“With these first atmospheric measurements, we already can see the power of having a complex chemical laboratory like SAM on the surface of Mars,” said Paul Mahaffy of NASA’s Goddard Space Flight Center in Greenbelt, Maryland. “Both atmospheric and solid sample analyzes are crucial for understanding Mars’ habitability.”

SAM is set to analyze its first solid sample in the coming weeks, beginning the search for organic compounds in the rocks and soils of Gale Crater. Analyzing water-bearing minerals and searching for and analyzing carbonates are high priorities for upcoming SAM solid sample analyzes.

NASA’s car-sized rover, Curiosity, has taken significant steps toward understanding how Mars may have lost much of its original atmosphere.

Learning what happened to the martian atmosphere will help scientists assess whether the planet ever was habitable. The present atmosphere of Mars is 100 times thinner than Earth’s.

A set of instruments aboard the rover has ingested and analyzed samples of the atmosphere collected near the “Rocknest” site in Gale Crater where the rover is stopped for research. Findings from the Sample Analysis at Mars (SAM) instruments suggest that loss of a fraction of the atmosphere, resulting from a physical process favoring retention of heavier isotopes of certain elements, has been a significant factor in the evolution of the planet. Isotopes are variants of the same element with different atomic weights.

Initial SAM results show an increase of 5 percent in heavier isotopes of carbon in the atmospheric carbon dioxide compared to estimates of the isotopic ratios present when Mars formed. These enriched ratios of heavier isotopes to lighter ones suggest that the top of the atmosphere may have been lost to interplanetary space. Losses at the top of the atmosphere would deplete lighter isotopes. Isotopes of argon also show enrichment of the heavy isotope, matching previous estimates of atmosphere composition derived from studies of martian meteorites on Earth.

Scientists theorize that in Mars’ distant past, its environment may have been quite different, with persistent water and a thicker atmosphere. NASA’s Mars Atmosphere and Volatile Evolution (MAVEN) mission will investigate possible losses from the upper atmosphere when it arrives at Mars in 2014.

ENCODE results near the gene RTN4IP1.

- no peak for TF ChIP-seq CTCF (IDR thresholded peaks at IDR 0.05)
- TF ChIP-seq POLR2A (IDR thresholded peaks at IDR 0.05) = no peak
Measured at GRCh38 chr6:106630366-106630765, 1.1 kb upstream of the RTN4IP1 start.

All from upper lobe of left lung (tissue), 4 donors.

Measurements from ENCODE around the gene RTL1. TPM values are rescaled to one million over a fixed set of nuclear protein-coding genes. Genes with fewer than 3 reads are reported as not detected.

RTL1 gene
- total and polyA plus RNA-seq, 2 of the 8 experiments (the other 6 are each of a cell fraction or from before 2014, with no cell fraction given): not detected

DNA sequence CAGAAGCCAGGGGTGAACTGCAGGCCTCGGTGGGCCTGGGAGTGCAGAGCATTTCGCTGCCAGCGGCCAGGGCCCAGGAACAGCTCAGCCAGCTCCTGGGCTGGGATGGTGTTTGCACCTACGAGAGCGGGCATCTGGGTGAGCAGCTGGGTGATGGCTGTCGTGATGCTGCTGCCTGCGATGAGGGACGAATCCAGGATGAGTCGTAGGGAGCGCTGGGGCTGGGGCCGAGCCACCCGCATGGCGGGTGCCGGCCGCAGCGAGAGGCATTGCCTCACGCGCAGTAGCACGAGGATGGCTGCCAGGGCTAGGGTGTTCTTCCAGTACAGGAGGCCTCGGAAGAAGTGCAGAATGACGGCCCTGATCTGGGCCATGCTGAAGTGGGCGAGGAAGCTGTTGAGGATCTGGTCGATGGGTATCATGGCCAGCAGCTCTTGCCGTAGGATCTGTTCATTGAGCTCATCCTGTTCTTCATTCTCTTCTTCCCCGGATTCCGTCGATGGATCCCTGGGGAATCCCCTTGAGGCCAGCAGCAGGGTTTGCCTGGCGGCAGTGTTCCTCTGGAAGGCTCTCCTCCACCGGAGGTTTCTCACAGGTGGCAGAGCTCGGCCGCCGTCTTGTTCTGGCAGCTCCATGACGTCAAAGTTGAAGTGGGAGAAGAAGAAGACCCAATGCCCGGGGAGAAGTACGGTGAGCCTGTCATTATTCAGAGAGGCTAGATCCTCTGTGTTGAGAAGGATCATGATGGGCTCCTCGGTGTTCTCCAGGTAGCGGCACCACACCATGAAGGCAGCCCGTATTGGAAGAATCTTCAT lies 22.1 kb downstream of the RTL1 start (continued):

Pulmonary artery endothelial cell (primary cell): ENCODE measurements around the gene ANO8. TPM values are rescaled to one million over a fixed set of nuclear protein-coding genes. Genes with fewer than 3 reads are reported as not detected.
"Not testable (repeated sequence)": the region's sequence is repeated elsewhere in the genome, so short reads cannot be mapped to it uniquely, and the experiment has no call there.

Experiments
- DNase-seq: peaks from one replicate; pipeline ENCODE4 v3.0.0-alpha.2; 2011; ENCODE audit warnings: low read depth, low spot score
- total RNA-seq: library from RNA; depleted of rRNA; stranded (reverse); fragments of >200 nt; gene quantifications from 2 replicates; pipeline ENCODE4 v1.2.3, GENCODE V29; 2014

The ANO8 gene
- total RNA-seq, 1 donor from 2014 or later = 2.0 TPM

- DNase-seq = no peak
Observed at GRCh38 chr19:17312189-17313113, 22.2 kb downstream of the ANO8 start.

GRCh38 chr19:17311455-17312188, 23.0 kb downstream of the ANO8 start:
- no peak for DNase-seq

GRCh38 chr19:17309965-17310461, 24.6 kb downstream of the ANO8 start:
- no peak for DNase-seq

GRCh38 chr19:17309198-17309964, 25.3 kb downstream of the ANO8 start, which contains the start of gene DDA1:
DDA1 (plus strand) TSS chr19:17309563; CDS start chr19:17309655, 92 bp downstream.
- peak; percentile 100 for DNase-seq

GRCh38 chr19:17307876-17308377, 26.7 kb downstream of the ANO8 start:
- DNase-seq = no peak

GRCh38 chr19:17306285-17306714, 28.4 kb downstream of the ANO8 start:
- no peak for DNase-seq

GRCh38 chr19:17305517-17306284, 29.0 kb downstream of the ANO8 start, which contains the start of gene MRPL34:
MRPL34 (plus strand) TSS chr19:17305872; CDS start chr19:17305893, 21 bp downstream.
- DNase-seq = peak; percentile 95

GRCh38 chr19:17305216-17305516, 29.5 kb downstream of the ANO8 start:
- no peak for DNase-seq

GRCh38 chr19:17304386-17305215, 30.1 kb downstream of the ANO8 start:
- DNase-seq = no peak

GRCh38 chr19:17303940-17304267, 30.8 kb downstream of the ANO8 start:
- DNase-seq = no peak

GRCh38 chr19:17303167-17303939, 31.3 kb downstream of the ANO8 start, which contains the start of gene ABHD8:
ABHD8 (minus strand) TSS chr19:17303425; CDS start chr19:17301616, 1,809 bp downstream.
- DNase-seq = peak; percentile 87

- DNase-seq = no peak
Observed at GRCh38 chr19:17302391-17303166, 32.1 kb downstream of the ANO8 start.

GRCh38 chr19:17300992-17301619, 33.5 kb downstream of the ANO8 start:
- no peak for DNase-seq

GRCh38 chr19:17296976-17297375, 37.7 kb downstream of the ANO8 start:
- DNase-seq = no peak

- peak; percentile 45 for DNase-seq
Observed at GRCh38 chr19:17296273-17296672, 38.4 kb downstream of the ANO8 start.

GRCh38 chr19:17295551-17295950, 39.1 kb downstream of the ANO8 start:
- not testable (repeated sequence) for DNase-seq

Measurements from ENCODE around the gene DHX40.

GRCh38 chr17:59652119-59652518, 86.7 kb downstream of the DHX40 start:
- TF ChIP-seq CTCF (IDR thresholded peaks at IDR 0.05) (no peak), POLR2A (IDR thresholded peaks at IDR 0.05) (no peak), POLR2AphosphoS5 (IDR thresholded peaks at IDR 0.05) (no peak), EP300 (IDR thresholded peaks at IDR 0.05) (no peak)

With these initial sniffs of martian atmosphere, SAM also made the most sensitive measurements ever to search for methane gas on Mars. Preliminary results reveal little to no methane. Methane is of interest as a simple precursor chemical for life. On Earth, it can be produced by either biological or nonbiological processes.

Methane has been difficult to detect from Earth or the current generation of Mars orbiters because the gas exists on Mars only in traces, if at all. The Tunable Laser Spectrometer (TLS) in SAM provides the first search conducted within the martian atmosphere for this molecule. The initial SAM measurements place an upper limit of just a few parts methane per billion parts of martian atmosphere, by volume, with enough uncertainty that the amount could be zero.

“Methane is clearly not an abundant gas at the Gale Crater site, if it is there at all,” said Chris Webster from NASA’s Net Propulsion Laboratory (JPL) in Pasadena, California. “At this point in the mission, we’re just excited to be searching for it. While we determine upper limits on low values, atmospheric variability in the martian atmosphere could yet hold surprises for us.”

In Curiosity’s first three months on Mars, SAM has analyzed atmosphere samples with two laboratory methods. One is a mass spectrometer investigating the full range of atmospheric gases. The other, TLS, has focused on carbon dioxide and methane. During its two-year prime mission, the rover also will use an instrument called a gas chromatograph that separates and identifies gases. The instrument also will analyze samples of soil and rock, as well as more atmosphere samples.

“With these first atmospheric measurements, we already can see the power of having a complex chemical laboratory like SAM on the surface of Mars,” said Paul Mahaffy of NASA’s Goddard Space Flight Center in Greenbelt, Maryland. “Both atmospheric and solid sample analyzes are crucial for understanding Mars’ habitability.”

SAM is set to analyze its first solid sample in the coming weeks, beginning the search for organic compounds in the rocks and soils of Gale Crater. Analyzing water-bearing minerals and searching for and analyzing carbonates are high priorities for upcoming SAM solid sample analyzes.